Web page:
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to admit it* being laid within the ehuttle. On pushing the point oí the reel to the holo in the iront end of tin- shuttle, the spring forces it in and retains it.

The Singer shuttle rcol is kept in place aleo by a similar bolt and spring, which is inserted in a hole in the front end of the shuttle, as represented at T, Fig. И; the reel R rotates on centre points. The thread passes from the reel to a slot S In the under side of the «huttle, then back over the reel tn the Up side, through -ou*1 or more holes, according to fine tension required.

The threading is arranged #n the same plan in the Thomas's shuttle, represented at Figs. l> and 10. but the reel is square ended, and rotated in a hole in the point end T, and & slot U i in; fne thick end of the «huttle, a latch V laabown ope», «ad le made to turn on its centre pin into its slot W. which tt fits tightly. To hold the reel in place in the »tee С я piece of watch spring X le soldered iueîde tira Shuttle to press the reel outward against the latch V. ïftls spring is an important part in the regulation) of the ehuttle tension.

The top holes in the shuttle admit of threading either through 1, 3, or 5 holes«, but not through 2, 4, or <i holes; this is a delect in shuttles of this class, but is compensated for in the Thomae'e shuttle by the spring X. Practice enables the operator to bend it to lires« on the reel and thread so as to give the required tension.

The Howe, Thomas's, and Singer class of shuttles differ in their length and thickness. For machines of corresponding power doing the same kinds of work, for bootmakers, tailors, Ac.,, the Howe ehuttle takes i'.in. of the needle thread to pass around it; the Thomas's from If to 1-ltfth, and the Singer 21n. The length of the Howe shuttle m !фп., Thomas's 1 7-8th inch, and Singerai? l-liith inch. The Howe shuttle will hold 17 yards of No. 24 cotton, Thomae'e 15 yards, and Singer's* У0 yards.

There is a defect in thick shuttle* like the Singer requiring 2in. of thread to pass around it, because this 2in. must pass and repass through the eye of the needle for each stitch made, so that for 1000 stitches per minute, the passing and repassing of the thread through the needle eye will amount to 4000ln. per minute, while the Howe or Thomas's requires only iiCOOin. per minute.

This one-third increased velocity over a thick shuttle, and through the needle eye, tends to fray or weaken the thread, so that the stitch cannot be drawn up so tightly, except by reducing the speed, or using a better and dearer quality of thread.

The thick shuttle ie much used for slop clothing, but where strength and beauty of stitch is important, the Howe is preferred for best work, the Thomas1 я for flowering toe caps of boots and for the beet description of tailors' work.

Thus the long thin shuttle has the preference; it holds Its placo for the best work, and has not been condemned, although much hae been said about the en m movement for driving it, but why it should be condemned it is hard to ma ko out, seeing It is exact in its movement, and allows for the working of the best ehuttle.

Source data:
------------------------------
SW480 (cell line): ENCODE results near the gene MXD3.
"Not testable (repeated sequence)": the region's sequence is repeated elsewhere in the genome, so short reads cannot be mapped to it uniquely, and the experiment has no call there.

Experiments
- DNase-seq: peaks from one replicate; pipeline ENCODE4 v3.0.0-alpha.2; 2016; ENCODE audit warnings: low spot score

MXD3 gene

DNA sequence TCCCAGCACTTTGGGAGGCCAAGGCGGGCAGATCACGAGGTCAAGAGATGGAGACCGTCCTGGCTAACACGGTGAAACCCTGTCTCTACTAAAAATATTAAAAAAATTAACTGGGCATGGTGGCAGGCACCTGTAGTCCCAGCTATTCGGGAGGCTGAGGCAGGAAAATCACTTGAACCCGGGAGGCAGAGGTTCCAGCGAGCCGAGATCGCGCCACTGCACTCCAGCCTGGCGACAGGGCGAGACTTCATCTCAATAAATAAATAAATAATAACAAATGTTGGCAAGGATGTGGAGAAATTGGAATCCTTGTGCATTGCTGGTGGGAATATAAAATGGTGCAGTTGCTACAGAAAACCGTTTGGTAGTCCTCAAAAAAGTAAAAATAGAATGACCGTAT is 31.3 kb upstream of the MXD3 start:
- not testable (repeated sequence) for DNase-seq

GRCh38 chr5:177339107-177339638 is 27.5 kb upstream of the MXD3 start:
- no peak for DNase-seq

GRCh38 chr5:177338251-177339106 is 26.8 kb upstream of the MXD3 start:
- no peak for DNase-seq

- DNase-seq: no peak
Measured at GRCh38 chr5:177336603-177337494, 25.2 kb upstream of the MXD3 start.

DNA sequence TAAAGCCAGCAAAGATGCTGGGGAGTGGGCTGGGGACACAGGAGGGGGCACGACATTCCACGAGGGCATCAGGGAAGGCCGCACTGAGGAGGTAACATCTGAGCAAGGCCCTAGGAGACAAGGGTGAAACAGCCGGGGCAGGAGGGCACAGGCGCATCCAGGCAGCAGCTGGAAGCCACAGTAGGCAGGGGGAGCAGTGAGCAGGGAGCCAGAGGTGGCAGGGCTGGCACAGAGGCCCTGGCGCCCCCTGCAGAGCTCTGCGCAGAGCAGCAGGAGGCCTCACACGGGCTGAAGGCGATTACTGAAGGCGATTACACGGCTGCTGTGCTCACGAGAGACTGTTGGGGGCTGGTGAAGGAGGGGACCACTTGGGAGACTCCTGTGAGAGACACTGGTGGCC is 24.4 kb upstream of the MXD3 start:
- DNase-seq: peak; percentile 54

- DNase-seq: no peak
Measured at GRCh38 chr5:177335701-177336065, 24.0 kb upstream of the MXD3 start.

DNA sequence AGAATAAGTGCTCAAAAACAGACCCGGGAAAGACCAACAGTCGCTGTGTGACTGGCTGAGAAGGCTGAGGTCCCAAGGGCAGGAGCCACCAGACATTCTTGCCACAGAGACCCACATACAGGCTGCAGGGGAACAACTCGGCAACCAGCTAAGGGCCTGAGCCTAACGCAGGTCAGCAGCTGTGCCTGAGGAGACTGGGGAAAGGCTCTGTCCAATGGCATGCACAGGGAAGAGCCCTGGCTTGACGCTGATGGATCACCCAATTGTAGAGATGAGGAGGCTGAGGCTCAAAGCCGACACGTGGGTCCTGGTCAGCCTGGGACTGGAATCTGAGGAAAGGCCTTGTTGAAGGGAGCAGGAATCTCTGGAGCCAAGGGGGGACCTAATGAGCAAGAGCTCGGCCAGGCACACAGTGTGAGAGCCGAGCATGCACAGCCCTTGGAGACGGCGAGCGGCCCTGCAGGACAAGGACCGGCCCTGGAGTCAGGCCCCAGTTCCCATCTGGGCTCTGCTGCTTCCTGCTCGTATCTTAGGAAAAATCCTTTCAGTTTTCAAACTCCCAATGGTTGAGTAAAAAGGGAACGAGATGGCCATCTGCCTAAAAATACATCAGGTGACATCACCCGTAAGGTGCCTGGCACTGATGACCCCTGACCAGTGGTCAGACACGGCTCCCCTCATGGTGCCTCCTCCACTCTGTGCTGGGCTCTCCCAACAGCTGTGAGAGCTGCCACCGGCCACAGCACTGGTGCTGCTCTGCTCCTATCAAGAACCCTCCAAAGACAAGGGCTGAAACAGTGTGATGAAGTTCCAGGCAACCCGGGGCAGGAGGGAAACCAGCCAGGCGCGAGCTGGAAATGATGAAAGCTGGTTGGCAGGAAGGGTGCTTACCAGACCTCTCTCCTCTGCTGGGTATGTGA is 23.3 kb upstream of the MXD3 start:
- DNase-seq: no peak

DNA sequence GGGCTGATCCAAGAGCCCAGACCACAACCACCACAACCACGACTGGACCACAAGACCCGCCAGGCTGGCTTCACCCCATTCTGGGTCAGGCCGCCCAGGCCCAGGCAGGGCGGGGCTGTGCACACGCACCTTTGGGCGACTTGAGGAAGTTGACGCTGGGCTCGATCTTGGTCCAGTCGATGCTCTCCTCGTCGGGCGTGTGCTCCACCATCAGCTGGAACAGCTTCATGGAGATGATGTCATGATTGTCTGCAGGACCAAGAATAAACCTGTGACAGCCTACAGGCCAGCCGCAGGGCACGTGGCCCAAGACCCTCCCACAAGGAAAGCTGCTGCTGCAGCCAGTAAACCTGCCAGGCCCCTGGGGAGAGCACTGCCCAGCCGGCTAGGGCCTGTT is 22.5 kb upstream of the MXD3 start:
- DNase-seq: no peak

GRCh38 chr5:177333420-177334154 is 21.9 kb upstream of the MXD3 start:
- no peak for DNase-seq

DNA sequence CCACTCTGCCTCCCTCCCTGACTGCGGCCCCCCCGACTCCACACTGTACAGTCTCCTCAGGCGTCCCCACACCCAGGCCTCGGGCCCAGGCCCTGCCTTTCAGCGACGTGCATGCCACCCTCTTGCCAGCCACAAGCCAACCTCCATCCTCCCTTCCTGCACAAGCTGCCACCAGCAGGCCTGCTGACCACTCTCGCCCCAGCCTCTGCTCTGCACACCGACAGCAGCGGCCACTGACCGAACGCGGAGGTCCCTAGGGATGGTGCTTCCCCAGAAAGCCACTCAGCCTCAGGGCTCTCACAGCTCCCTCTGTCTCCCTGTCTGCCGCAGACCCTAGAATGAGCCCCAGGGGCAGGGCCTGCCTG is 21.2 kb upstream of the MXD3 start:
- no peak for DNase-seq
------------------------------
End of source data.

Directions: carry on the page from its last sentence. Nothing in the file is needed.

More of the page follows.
The advocates of the thick ehuttle drive it by a crank, or eccentric, which makes the shuttle travel a longer stroke t han is required, und times or adjusts it bndly for the needle thread. It not only has the long loop referred to passing around It, but it also places extra strain upon it. To sum up, it is the best contrivance for fraying, straining, an 1 spoiling thread.

It must be allowed that driving the ehuttle by a crank, or an eccentric, would be an improvement over the cam if it were equally efficient. The reduction of noise land wear would recommend it, although the difference, when the workmanship is good, is but a trille, a well fitted cam and roller lasting for years.

Some of the more recent machines, put forward as wonderful improvements, multiply the evils referred to by straining a long loop around the shuttls, and at the same time cause the needle to rise before the shuttle has passed through the needle loop, so that the thread is being scraped by the shuttle and the eye of the needle, in two places at the same time. What would a lady think of an inventor coming iu to improve her sewing if, while she was pulling her thread through, he used two instruments to scrape or fray it? Thus, at the samo time spoiling its appearance and making it weak. No lady would allow herself to be deceived in this simple way, but let the thing be done out of sight, in a fewieg machine made to please the eye, recommended by a skilful eperator, with a cunninguseof words, and then the inventorie so far successful as to sell a machine not constructed ou sound mechanical principles, which the purchaser will lind no to improve by use. but to cause much perplexity and trouble for years. the use of a shuttle machine the following object ons arc urged by makers of the Spool lockstitch machine :— *' The shuttle stitch is used principally in large machines for heavy work. It requires both heavy and noisy machinery, as the shuttle used is aboutüin. in length, and weighs more than a quarter of an ounce. In forming ouo stitch it advances its entire length through the loops, and recedes the same distance, consequently moves four inches at each stitch. The movement being reciprocating, the shuttle must be started, moved forward, and stopped, started, moved back, and stopped again at each stitch ; that is, power must be applied to start the »huttle twice,stop it twice.landmove it four inches at each stitch, besides the power required to drive the needle arm and other movable parts of the machine : hence the necessity of cumbersome mechanism, which renders the machines heavy, noisy, and c^-irely unfit for the use of women and lor domestic purposes. In working thin material, as thL- tension of the two threads requires adjustment, it is difficult to bring the lock of them in the centre of the fabric; the working of the ehuttle produces the zigzag stitch.; the lines of thread lie too high above the surface of the fabric; the management of the shuttle-thread is difficult, particularly for fine work, and fine thread cannot be used successfully with it."